Observation: Turnagain

Location: Taylor Pass

Route & General Observations

We toured up Taylor Pass to the Sunburst weather station. We were seeking more info on the 3/5 storm snow interface that was so reactive for the second half of this week. We dug pits at 1800′, 2700′, and 3700′, and the main concern for today was loose snow avalanches at the surface. The 3/5 interface seems to have stabilized for now but the active weather expected over the next few days will be a concern as we load that weak layer and bury the current weak surfaces.

Red Flags
Red flags are simple visual clues that are a sign of potential avalanche danger. Please record any sign of red flags below.
Observer Comments

Lots of activity from after the 3/5 storm, but the only current activity we saw was a lot of sluffing. Natural loose snow avalanches on solar aspects below rocks, skier-triggered sluffs on all aspects.

Weather & Snow Characteristics
Please provide details to help us determine the weather and snowpack during the time this observation took place.

We were happy to take advantage of another surprisingly sunny day. Winds were calm and temperatures remained cold enough to keep surfaces dry.

Snow surface

Surface hoar parking lot to ridgetop. There was a breakable crust on east, south, and west aspects up to around 1600-1800'. That crust stuck around on southerly slopes up to higher elevations- we heard from other folks that the southerly slopes on the front side of Sunburst were challenging. However, at higher elevations the solar aspects were surprisingly soft still. The steepest southerly slopes did have a thin crust up to the ridgeline at 3800', but most slopes were still in good shape. 4-6" soft, dry snow on firmer surfaces.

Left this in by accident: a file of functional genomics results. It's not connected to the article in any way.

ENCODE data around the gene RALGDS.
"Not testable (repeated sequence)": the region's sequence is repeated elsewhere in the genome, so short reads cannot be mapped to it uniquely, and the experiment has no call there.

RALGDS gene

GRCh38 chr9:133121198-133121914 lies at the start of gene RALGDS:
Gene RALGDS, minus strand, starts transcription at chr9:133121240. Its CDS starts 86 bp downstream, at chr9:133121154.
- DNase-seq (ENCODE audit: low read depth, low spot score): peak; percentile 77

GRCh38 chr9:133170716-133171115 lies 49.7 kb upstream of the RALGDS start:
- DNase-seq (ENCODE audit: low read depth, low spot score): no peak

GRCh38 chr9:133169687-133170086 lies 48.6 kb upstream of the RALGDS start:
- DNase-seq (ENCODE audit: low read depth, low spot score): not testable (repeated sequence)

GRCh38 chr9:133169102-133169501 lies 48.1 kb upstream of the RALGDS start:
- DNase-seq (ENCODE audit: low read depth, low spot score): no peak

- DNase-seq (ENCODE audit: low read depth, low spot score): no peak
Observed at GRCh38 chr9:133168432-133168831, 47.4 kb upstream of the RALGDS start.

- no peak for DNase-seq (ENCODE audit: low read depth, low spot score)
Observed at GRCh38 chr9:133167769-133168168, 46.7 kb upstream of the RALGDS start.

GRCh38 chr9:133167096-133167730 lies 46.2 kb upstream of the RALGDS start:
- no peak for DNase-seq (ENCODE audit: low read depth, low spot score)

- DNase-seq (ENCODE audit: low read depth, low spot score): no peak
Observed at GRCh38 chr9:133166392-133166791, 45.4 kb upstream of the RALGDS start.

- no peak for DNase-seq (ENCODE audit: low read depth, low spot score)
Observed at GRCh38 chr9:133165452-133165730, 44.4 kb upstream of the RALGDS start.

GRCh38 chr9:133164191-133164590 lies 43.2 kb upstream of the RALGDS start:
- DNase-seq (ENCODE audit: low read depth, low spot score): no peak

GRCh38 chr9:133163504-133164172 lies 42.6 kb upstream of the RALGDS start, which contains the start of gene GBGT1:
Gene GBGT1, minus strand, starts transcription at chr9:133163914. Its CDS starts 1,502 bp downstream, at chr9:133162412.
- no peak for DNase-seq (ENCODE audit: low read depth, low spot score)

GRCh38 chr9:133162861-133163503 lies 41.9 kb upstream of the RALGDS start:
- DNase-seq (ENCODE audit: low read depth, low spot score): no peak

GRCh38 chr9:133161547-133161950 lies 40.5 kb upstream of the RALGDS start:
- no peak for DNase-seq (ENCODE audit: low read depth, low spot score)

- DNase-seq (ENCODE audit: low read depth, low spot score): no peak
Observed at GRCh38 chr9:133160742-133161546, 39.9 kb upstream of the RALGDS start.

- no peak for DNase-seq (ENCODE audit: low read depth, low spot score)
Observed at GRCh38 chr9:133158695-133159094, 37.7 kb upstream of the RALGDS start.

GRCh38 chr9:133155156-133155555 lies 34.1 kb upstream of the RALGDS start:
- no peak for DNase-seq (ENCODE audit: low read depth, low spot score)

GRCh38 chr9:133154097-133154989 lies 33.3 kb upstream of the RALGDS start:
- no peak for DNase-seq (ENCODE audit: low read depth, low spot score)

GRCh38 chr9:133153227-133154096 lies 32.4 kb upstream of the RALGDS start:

The upper snowpack above 2000' or so did not have any concerns for today. BUT the current surfaces are a mix of crusts, dry faceted powder, and surface hoar. This is not ideal as another round of snow and wind approaches, and the fairly benign conditions from today will probably change quickly once the current surfaces get buried.

We were surprised by what we found in our low-elevation snowpit. We found a thick layer of fist-hard 2mm facets (translation: very weak snow) buried about a foot deep right under the President's Day crust. It is a challenge to piece together when this layer formed, but our best guess was it was the January facet layer in an area that had seen wind scouring at some point in early February. Regardless of the timing, this was really poor structure. Luckilly this doesn't appear to be the norm at Turnagain Pass, but it's something we'll be keeping a close eye on for the future.

See attached photos for more detailed snowpack info.

Photos & Video
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